from The American Heritage® Dictionary of the English Language, 4th Edition
- n. A cleric ranking just below a priest in the Anglican, Eastern Orthodox, and Roman Catholic churches.
- n. A Protestant layperson who assists the minister in various functions.
- n. Used as a title prefixed to the surname of such a person: Deacon Brown.
from Wiktionary, Creative Commons Attribution/Share-Alike License
- n. A designated minister of charity in the early Church (see Acts 6:1-6).
- n. A clergyman ranked directly below a priest, with duties of helping the priests and carrying out parish work.
- n. - Free Churches: A lay leader of a congregation who assists the pastor.
- n. - Anglicanism: An ordained clergyman usually serving a year prior to being ordained presbyter, though in some cases they remain a permanent deacon.
- n. - Methodism: A separate office from that of minister, neither leading to the other; instead there is a permanent deaconate.
- n. A junior Lodge officer.
- n. The lowest office in the Aaronic priesthood, generally held by 12 or 13 year old boys or recent converts.
- n. A male calf of a dairy breed, so called because they are usually deaconed (see below).
- v. For a choir leader to lead a hymn by speaking one or two lines at a time, which are then sung by the choir.
- v. To kill a calf shortly after birth.
- v. To place fresh fruit at the top of a barrel or other container, with spoiled or imperfect fruit hidden beneath.
from the GNU version of the Collaborative International Dictionary of English
- n. An officer in Christian churches appointed to perform certain subordinate duties varying in different communions. In the Roman Catholic and Episcopal churches, a person admitted to the lowest order in the ministry, subordinate to the bishops and priests. In Presbyterian churches, he is subordinate to the minister and elders, and has charge of certain duties connected with the communion service and the care of the poor. In Congregational churches, he is subordinate to the pastor, and has duties as in the Presbyterian church.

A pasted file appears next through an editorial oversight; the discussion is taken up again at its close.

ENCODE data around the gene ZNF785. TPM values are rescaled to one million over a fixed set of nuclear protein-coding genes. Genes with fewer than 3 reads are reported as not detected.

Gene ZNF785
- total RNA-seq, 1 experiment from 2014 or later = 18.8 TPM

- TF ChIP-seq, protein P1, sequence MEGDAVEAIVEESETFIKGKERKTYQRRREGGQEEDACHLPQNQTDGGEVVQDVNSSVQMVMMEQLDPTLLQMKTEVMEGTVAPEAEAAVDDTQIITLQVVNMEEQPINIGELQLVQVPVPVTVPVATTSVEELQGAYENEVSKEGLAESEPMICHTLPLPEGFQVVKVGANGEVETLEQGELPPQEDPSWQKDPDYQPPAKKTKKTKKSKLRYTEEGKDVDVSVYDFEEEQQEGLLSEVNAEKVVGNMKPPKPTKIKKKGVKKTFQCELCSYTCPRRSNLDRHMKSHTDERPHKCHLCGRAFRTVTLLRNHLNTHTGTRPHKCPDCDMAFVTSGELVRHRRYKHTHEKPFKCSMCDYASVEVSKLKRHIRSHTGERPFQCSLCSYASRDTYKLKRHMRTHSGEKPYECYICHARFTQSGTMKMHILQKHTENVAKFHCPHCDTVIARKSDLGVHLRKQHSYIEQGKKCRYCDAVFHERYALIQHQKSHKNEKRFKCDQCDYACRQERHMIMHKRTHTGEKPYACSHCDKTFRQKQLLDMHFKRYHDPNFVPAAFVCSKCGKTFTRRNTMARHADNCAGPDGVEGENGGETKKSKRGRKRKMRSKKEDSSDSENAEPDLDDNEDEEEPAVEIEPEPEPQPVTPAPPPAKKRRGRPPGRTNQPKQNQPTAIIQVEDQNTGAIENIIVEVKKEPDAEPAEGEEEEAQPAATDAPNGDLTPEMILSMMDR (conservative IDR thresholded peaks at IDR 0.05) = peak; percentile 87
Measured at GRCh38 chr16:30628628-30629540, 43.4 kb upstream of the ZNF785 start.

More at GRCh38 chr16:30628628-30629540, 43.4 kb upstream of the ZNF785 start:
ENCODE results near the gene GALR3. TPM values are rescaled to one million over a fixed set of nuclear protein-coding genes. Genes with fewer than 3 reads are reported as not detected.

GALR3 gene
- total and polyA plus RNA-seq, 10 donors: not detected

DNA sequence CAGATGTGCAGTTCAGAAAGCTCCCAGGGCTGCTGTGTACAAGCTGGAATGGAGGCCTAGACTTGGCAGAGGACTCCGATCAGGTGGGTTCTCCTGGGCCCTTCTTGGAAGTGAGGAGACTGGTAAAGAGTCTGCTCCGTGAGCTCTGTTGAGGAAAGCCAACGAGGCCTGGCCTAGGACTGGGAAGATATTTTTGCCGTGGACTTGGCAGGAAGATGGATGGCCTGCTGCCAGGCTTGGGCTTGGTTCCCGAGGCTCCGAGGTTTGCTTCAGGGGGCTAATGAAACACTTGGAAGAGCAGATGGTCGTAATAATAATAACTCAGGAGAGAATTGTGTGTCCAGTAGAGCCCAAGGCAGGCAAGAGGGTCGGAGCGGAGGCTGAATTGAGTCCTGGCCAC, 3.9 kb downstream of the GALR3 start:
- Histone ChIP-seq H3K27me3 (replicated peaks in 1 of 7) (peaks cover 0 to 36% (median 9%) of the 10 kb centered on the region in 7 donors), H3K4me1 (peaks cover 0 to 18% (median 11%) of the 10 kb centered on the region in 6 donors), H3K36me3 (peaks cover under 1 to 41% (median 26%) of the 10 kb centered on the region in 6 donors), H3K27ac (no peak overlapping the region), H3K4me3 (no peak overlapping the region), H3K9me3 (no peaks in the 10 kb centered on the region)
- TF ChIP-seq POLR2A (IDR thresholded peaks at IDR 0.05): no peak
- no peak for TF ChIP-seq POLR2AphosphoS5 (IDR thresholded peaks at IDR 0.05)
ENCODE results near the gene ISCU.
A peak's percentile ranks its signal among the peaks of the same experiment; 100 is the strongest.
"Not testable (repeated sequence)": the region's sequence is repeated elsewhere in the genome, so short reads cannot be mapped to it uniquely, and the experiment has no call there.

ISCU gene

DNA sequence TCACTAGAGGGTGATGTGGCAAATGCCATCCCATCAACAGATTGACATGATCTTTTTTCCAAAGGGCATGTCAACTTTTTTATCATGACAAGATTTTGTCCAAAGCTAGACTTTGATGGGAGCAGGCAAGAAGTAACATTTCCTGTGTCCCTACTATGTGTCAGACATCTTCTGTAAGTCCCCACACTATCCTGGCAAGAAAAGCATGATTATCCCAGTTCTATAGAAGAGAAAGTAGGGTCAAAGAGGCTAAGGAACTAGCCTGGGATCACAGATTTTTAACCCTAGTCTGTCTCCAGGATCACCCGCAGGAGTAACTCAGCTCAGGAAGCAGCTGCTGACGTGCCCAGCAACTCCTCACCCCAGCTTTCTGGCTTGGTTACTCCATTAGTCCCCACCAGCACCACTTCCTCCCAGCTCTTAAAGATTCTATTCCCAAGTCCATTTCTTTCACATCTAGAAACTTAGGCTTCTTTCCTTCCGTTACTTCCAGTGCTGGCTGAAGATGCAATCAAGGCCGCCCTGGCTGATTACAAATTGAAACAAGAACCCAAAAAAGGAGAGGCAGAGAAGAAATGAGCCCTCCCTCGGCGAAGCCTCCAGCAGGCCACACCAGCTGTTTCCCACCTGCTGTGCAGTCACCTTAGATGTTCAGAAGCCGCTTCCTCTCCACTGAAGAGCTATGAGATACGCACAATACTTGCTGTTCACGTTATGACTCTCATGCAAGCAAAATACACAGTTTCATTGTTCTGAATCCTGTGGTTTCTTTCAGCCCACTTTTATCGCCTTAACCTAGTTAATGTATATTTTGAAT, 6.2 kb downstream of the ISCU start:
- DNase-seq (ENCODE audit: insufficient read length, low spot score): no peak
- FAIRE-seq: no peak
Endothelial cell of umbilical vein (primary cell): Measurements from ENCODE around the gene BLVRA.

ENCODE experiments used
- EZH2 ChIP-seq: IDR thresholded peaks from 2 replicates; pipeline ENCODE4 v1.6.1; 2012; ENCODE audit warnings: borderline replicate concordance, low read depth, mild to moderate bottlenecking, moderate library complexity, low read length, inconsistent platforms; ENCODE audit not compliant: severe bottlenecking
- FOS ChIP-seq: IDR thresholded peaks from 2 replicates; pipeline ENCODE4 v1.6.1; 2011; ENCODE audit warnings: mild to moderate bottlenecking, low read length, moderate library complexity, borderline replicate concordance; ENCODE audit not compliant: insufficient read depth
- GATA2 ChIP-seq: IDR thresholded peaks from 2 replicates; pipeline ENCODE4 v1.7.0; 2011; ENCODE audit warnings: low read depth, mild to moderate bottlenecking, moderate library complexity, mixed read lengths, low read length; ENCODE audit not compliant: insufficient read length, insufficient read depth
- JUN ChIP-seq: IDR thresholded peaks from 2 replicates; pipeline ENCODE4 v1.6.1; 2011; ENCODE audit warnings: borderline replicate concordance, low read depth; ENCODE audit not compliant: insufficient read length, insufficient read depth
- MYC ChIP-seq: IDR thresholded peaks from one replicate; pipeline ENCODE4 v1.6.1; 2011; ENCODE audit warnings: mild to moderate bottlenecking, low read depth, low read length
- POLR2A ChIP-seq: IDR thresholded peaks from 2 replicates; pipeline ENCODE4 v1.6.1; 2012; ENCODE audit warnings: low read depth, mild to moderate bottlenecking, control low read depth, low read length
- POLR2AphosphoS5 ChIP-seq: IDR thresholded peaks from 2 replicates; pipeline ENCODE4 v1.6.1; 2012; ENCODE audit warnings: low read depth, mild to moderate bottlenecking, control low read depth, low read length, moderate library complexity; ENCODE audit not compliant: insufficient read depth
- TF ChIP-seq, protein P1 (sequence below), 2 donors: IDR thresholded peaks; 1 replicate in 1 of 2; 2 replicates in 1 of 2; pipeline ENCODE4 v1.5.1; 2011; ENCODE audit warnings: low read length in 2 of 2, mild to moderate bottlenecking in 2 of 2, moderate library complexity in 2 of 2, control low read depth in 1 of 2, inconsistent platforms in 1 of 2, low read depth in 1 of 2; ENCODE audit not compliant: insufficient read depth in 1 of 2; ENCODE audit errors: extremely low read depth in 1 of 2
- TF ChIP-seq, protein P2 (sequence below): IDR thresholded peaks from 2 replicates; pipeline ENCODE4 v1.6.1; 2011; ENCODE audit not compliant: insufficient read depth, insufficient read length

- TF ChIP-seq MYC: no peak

- n. The chairman of an incorporated company.
- transitive v. To read aloud each line of (a psalm or hymn) before singing it, -- usually with off.
- transitive v. With humorous reference to hypocritical posing: To pack (fruit or vegetables) with the finest specimens on top; to alter slyly the boundaries of (land); to adulterate or doctor (an article to be sold), etc.
from The Century Dictionary and Cyclopedia
- To make or ordain deacon.
- To read out, as a line of a psalm or hymn, before singing it: sometimes with off: from an ancient custom of reading the hymn one or two lines at a time, the congregation singing the lines as read.
- To arrange so as to present a specious and attractive appearance; present the best and largest specimens (of fruit or vegetables) to view and conceal the defective ones: as, to deacon strawberries or apples.
- To sophisticate; adulterate; “doctor”: as, to deacon wine or other liquor.
- n. Eccles., one of a body of men, either forming an order of the ministry or serving merely as elected officers of individual churches, whose chief duty is to assist a presbyter, priest, or other clergyman, especially in administering the eucharist and in the care of the poor.
- n. In Scotland, the president of an incorporated trade, who is the chairman of its meetings and signs its records.
- n. [Allusion not clear.] A green salted hide or skin weighing less than 8 pounds.
- n. A hunter's name for the young of the elk or wapiti, Cervus canadensis.
from WordNet 3.0 Copyright 2006 by Princeton University. All rights reserved.
- n. a cleric ranking just below a priest in Christian churches; one of the Holy Orders
- n. a Protestant layman who assists the minister
While the word deacon is Greek for minister, and to minister is to serve, the word is otherwise translated as "deacon" or "minister" when it refers to men.
The young deacon is question has a donor who will provide funds for the purchase -- price dependent it goes without saying.
As he returns from the sacristy, the deacon is preceded by two acolytes, and accompanied by two others carrying lighted candles.
Laurentius, a Christian deacon, is said to have been martyred by the Romans in 258 AD on an iron outdoor stove.
Their work is, _to serve tables_, (hence the name deacon seems derived,)
Among the Lutherans, however, in Germany, the word deacon is generally applied to assistant, though fully ordained, ministers who aid the minister in charge of a particular cure or parish.
A third term, diakonos (from which comes our word deacon), is the one usually employed in relation to the ministry of the gospel: its application is twofold, -- in a general sense to indicate ministers of any order, whether superior or inferior, and in a special sense to indicate an order of inferiors ministers.
But it is not clear that Hegesippus here uses the word deacon in its strictly technical sense.
Goths and Lombards, as stated by Paul Warnefrid, surnamed the deacon, is attacked by Cluverius, (Germania, Antiq.l. iii. c.
A deacon is a cleric ranking just below a priest and two steps below a Lama.